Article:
2022 Aston Martin DBX

2022 Aston Martin DBX

David Brown was building tractors before he helped turn Aston Martin into one of the world’s most famous sports car manufacturers, and in a full (crop) circle moment we find ourselves in a field with the British brand’s latest model.


POSH SUV FOR BOND’S WEEKEND OFF

Carrying the late English industrialist’s initials just like Aston’s most famous GT cars, the DBX ploughs a completely new product path as the company’s first-ever SUV. It’s as pivotal to Aston’s future as the 2002 Cayenne was to Porsche’s. And perhaps just as controversial, even two decades on.

With Aston’s local PR team kindly/ bravely opening the gates to some freshly muddied countryside, the $357,000 (plus on-roads) DBX proves to be another posh SUV capable of tackling some variable, if not overly demanding, terrain… even if few owners would dare be so adventurous. We didn’t get to test the first hilldescent control system fitted to an Aston after a convoy-leading 4x4 dual-cab ute slipped ominously down the steepest slope of the test route.

Yet the DBX coped well with some boggy conditions despite wearing its standard Pirelli P Zero road tyres (alternative all-season tyres are available), fastened to 22-inch hoops. Aston’s SUV is helped by adjustable air suspension, with a Terrain mode lifting the DBX by 20mm and Terrain Plus increasing ground clearance by 45mm. Chassis electronics are also adjusted, and an active centre diff apportions a helpful balance of torque between the axles: up to 47 percent front, 53 percent rear.

An electronically controlled rear differential shuffles torque between the rear wheels to further assist traction. Or help push the DBX faster around corners back on the bitumen, in its more natural environment.

Stiff, bonded-aluminium construction, sophisticated aluminium suspension with adaptive dampers and air springs that can lower the ride hand-height by as much as 45mm, plus a 48-volt electrical system controlling active anti-roll bars all ensure the DBX feels lighter on its feet than a 2245kg kerb weight would suggest. The electronic anti-roll system is particularly impressive, allowing the DBX to carry plentiful speed through tight corners with less bodyroll than we’ve experienced in some sports cars.

Even with rain dampening the twistiest of our test roads, the DBX’s wide, 22-inch Pirellis provide encouraging adhesion, and huge brakes deliver strong and progressive braking performance.

On bumpier roads at speed, we found it best to select Individual so the dampers could be in their suppler GT mode while keeping the drivetrain in Sport. The DBX’s suspension is otherwise a touch reactive. Pick GT as the overall mode and the DBX is thoroughly relaxing on freeways, though our brief urban drive suggested plushness will be absent on the school run.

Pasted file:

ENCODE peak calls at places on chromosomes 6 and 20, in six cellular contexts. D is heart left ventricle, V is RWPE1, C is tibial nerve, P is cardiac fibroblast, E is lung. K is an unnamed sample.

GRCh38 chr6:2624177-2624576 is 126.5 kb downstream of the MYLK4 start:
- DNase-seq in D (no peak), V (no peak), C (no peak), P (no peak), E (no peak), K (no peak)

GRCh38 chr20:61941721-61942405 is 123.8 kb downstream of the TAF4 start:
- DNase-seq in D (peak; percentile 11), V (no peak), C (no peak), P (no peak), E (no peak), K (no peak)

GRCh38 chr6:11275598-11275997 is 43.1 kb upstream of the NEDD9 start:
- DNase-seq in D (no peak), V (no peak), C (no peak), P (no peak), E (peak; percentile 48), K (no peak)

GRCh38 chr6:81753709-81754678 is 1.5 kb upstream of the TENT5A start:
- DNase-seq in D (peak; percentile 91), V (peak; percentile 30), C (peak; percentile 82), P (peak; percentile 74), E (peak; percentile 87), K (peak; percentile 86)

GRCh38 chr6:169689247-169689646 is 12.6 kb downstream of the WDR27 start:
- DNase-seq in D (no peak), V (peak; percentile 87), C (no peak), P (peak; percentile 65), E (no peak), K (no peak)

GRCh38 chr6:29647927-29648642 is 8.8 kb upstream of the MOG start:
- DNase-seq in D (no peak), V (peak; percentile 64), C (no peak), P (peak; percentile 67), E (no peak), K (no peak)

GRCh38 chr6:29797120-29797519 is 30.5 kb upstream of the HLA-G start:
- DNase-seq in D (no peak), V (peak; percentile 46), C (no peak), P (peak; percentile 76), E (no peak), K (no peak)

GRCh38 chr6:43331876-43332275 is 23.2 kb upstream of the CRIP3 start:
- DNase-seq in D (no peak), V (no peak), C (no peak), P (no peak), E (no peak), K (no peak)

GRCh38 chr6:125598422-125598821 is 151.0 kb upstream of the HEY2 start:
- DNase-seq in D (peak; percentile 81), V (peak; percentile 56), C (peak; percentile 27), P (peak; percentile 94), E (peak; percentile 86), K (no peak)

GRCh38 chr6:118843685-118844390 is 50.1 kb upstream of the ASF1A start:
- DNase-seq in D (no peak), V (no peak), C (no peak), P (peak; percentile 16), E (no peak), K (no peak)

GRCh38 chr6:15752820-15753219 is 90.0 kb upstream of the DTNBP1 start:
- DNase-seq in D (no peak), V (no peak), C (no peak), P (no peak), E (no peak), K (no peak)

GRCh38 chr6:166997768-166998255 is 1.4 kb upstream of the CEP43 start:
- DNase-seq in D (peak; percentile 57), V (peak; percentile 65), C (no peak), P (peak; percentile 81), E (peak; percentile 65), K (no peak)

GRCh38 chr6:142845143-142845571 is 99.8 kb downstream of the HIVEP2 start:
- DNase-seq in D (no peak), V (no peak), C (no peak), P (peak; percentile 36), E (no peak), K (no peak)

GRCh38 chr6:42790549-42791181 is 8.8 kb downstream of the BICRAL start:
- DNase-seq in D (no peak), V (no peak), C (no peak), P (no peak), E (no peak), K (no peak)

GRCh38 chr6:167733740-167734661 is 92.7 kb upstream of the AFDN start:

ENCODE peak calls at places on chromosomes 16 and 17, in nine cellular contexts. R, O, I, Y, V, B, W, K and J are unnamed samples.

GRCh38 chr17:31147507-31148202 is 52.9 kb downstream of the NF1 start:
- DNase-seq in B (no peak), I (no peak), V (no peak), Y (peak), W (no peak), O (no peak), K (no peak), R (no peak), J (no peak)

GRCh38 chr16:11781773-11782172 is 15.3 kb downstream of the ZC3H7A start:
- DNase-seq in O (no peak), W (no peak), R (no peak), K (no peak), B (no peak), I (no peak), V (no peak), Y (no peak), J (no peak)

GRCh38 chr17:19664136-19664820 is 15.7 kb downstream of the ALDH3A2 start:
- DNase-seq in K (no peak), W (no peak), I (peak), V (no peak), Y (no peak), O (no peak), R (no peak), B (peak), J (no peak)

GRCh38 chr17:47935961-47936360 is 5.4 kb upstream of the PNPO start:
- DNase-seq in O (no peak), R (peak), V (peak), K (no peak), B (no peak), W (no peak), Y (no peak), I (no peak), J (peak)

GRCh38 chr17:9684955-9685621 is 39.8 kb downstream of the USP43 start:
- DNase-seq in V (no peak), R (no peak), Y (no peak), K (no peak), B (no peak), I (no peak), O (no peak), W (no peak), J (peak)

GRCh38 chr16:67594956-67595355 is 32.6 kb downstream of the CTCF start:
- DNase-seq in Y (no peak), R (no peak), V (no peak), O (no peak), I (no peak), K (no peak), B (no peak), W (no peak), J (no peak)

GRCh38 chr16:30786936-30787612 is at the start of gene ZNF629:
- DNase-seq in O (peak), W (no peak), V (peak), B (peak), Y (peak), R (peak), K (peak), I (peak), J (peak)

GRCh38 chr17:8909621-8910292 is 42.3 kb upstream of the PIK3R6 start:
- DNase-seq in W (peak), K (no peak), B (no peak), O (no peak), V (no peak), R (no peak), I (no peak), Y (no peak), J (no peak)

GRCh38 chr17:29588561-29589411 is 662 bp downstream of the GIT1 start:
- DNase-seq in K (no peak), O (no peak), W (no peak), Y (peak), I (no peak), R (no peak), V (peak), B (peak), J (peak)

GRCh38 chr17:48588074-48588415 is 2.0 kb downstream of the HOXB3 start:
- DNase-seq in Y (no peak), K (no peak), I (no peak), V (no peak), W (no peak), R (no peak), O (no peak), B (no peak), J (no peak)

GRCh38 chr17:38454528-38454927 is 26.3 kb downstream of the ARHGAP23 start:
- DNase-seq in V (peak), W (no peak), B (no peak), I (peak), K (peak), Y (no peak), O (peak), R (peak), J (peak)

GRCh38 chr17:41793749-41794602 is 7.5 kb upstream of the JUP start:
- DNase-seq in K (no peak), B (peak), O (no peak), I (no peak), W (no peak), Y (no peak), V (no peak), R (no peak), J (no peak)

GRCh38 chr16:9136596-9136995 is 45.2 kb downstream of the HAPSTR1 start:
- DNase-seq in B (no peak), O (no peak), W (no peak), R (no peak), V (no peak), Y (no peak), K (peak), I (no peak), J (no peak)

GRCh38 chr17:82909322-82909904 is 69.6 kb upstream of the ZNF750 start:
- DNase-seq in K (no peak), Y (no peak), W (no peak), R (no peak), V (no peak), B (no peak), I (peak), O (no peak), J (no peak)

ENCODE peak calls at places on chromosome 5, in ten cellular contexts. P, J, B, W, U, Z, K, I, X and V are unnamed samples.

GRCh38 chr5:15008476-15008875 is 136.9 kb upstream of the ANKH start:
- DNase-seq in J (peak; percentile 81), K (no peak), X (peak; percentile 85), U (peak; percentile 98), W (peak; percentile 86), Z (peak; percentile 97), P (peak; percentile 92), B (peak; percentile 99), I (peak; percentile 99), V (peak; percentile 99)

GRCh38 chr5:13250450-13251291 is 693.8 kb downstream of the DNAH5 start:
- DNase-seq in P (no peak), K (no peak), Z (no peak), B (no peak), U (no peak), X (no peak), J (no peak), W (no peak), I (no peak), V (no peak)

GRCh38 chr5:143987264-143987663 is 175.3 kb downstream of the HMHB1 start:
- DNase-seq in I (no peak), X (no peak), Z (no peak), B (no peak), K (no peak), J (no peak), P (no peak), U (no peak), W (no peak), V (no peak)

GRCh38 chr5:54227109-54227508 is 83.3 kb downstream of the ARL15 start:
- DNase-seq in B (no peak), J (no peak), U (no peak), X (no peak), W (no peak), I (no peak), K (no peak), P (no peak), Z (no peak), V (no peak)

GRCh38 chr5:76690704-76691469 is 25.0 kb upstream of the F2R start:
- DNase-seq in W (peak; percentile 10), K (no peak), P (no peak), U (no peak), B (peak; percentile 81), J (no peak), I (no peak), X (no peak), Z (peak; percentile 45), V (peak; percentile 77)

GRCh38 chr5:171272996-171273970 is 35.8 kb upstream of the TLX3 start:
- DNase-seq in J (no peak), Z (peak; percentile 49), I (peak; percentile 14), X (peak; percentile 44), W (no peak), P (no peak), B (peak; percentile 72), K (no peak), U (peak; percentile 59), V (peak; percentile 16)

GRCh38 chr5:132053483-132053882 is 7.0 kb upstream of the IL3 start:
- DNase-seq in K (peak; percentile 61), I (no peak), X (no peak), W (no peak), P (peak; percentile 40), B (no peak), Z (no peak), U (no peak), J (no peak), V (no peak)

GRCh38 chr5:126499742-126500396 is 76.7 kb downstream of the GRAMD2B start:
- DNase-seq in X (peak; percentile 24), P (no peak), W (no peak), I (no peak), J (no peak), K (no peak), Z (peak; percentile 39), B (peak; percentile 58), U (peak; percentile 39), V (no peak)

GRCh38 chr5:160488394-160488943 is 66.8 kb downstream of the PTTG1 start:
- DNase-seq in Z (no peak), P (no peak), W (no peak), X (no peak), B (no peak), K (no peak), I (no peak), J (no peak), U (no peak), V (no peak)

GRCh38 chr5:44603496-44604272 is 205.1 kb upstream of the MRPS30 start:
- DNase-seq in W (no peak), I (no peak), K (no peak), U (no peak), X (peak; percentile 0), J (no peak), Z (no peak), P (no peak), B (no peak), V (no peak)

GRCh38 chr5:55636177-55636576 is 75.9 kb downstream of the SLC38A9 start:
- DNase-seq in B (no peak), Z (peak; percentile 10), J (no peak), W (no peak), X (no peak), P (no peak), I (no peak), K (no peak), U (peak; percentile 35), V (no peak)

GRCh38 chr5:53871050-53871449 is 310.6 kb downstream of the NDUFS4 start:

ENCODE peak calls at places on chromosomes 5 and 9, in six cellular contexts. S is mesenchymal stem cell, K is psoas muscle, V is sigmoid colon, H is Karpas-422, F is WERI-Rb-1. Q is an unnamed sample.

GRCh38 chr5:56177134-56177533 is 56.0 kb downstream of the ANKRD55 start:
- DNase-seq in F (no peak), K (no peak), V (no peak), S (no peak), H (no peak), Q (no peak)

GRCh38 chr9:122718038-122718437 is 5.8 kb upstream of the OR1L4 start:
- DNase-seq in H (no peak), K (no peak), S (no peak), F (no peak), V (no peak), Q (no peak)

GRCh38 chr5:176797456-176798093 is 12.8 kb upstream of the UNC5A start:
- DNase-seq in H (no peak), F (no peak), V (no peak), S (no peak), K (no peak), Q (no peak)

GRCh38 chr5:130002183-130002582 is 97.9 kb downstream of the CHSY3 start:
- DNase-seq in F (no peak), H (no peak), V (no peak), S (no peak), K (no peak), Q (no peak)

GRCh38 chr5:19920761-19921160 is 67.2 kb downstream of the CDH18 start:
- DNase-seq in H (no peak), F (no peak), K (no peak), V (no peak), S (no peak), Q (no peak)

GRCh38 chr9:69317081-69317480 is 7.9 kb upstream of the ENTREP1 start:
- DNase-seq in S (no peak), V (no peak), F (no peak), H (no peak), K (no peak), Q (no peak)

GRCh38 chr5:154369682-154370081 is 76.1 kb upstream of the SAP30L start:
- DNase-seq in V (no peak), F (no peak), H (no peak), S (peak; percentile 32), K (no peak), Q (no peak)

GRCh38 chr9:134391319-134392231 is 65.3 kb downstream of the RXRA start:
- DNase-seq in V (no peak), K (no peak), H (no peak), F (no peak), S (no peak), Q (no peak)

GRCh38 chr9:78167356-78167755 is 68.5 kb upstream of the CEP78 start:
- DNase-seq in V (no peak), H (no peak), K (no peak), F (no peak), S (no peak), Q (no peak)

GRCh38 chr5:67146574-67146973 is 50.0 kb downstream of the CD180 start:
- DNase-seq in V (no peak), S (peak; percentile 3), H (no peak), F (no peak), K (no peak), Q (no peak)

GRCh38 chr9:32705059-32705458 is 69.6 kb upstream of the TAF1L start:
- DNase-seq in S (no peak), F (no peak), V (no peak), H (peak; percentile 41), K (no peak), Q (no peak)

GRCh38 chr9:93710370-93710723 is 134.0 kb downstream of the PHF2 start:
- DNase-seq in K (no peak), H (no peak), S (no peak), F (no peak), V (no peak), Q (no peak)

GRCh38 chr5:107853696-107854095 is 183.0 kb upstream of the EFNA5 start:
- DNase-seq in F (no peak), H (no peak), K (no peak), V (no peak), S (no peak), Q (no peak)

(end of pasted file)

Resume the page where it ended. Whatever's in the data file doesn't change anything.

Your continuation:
The AMG V8 emits a woofly note on a light throttle before transforming into an enjoyably throaty sound.

While the DBX provides entertaining speed, it’s not blisteringly quick. Aston quotes 4.5 seconds for the 0-100km/h sprint, where most rivals claim to take less than four. This includes the surprisingly talented Audi RSQ8 (3.8 seconds) that looks a particular bargain at just under $210,000. Shifts from the nine-speed auto aren’t necessarily the quickest you’ll find in the segment, either, but the DBX’s metallic shifters are not only perfectly shaped and positioned but thoroughly tactile.

Brogue-style patterning is distinctive among all the hand-stitched craftsmanship, the sumptuous leather upholstery comes from renowned Scottish tannery Bridge of Weir, and there’s real glass used for the transmission buttons plus genuine carbonfibre trim parts.

Some interior aspects look dated – notably the infotainment system that has Aston-specific graphics but is based around an old Mercedes non-touchscreen interface.

Unlike the Rapide produced during the last decade, this is a four-door Aston that rear passengers will appreciate. There’s also a generously sized boot (632 litres plus) and, if you don’t mind corrupting the sporty aesthetics with a towbar, you can pull up to 2700kg.

Yet while the DBX delivers on its promise of greater versatility than your average Aston, it’s also commendable that it hasn’t compromised on the brand’s core sporty values.

Below: Clever chassis electronics and heavy-hitting Mercedes-AMG V8 combine to give DBX colossal crosscountry pace. Low-speed ride not helped by 22-inch wheels.

Model 2022 Aston Martin DBX

Engine 3982cc V8, dohc, 32v, twin-turbo

Max power 405kW @ 6500rpm

Max torque 700Nm @ 2200-5000rpm

Transmission 9-speed automatic

Weight 2245kg

0-100km/h 4.5sec (claimed)

Economy 12.8L/100km

Price $357,000

On sale Now

PLUS Immensely capable dynamics for a big SUV; AMG V8 can be both civilised and riotous

MINUS Dated infotainment; ride can be reactive over bumps; several rivals are quicker and cheaper

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